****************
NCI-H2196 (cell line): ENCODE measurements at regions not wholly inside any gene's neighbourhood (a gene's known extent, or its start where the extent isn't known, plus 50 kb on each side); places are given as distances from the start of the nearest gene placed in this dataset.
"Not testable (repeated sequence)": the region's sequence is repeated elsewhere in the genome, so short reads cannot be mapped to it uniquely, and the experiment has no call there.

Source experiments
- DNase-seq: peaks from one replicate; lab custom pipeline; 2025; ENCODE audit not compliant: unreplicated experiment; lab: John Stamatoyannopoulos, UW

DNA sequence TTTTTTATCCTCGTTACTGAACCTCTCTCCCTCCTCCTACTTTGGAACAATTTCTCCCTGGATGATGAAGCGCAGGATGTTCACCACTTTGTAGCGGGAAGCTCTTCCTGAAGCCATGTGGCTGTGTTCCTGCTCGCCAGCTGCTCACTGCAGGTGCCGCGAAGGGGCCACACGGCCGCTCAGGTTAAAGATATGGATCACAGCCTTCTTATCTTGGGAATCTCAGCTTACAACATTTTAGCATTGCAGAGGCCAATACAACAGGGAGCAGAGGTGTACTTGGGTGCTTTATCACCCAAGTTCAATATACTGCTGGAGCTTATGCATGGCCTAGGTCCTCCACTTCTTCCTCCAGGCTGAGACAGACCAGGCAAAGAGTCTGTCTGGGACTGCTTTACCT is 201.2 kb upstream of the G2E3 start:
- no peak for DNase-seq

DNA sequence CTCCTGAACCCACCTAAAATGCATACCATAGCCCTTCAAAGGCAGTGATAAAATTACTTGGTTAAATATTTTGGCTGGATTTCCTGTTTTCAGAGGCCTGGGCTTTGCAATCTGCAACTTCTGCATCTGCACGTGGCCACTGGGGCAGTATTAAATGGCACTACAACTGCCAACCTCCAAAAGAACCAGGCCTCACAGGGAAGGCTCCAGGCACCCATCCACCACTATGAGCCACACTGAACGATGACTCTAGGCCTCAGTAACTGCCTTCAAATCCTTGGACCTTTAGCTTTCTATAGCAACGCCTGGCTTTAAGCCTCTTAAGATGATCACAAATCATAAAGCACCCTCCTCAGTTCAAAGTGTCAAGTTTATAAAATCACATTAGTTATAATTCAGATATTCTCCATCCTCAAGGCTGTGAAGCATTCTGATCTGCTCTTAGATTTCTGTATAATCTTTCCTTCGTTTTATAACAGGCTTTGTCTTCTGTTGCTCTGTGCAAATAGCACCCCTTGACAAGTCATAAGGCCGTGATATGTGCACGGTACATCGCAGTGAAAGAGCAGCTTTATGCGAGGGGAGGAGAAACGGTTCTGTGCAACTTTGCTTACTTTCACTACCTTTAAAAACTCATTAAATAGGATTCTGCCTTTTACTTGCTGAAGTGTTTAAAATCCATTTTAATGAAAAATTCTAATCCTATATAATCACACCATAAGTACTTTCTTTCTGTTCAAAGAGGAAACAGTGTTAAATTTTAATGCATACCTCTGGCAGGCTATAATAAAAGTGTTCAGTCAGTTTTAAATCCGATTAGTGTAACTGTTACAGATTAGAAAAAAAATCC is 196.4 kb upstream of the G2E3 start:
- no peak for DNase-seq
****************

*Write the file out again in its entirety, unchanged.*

NCI-H2196 (cell line): ENCODE measurements at regions not wholly inside any gene's neighbourhood (a gene's known extent, or its start where the extent isn't known, plus 50 kb on each side); places are given as distances from the start of the nearest gene placed in this dataset.
"Not testable (repeated sequence)": the region's sequence is repeated elsewhere in the genome, so short reads cannot be mapped to it uniquely, and the experiment has no call there.

Source experiments
- DNase-seq: peaks from one replicate; lab custom pipeline; 2025; ENCODE audit not compliant: unreplicated experiment; lab: John Stamatoyannopoulos, UW

DNA sequence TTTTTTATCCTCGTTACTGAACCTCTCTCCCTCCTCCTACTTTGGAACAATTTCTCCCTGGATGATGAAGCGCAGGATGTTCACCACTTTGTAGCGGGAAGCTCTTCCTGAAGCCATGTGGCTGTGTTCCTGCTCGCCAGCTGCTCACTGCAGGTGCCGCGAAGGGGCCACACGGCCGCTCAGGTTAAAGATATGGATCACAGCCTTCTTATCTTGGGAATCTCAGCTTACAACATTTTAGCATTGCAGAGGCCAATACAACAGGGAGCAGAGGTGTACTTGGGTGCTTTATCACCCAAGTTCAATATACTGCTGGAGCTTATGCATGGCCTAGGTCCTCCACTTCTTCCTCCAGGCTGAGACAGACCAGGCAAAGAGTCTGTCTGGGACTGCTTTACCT is 201.2 kb upstream of the G2E3 start:
- no peak for DNase-seq

DNA sequence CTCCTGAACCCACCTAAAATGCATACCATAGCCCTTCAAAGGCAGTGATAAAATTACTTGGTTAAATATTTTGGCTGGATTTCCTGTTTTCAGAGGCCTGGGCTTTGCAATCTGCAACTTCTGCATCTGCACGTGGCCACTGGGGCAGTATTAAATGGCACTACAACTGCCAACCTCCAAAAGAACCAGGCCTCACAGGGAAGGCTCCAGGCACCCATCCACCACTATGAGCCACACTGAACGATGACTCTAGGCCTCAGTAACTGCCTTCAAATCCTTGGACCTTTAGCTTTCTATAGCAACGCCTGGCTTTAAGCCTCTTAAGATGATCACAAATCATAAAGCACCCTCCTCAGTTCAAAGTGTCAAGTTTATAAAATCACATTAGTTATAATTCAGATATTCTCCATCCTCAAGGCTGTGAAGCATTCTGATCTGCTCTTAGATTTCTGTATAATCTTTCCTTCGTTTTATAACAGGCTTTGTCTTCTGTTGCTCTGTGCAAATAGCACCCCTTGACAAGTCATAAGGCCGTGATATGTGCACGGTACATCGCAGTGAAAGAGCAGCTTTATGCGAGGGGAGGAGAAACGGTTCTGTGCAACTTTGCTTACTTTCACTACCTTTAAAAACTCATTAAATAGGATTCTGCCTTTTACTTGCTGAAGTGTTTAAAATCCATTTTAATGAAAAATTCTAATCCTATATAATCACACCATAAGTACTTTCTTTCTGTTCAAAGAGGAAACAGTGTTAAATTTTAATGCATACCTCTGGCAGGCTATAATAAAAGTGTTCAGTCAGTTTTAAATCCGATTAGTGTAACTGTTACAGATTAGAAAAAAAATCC is 196.4 kb upstream of the G2E3 start:
- no peak for DNase-seq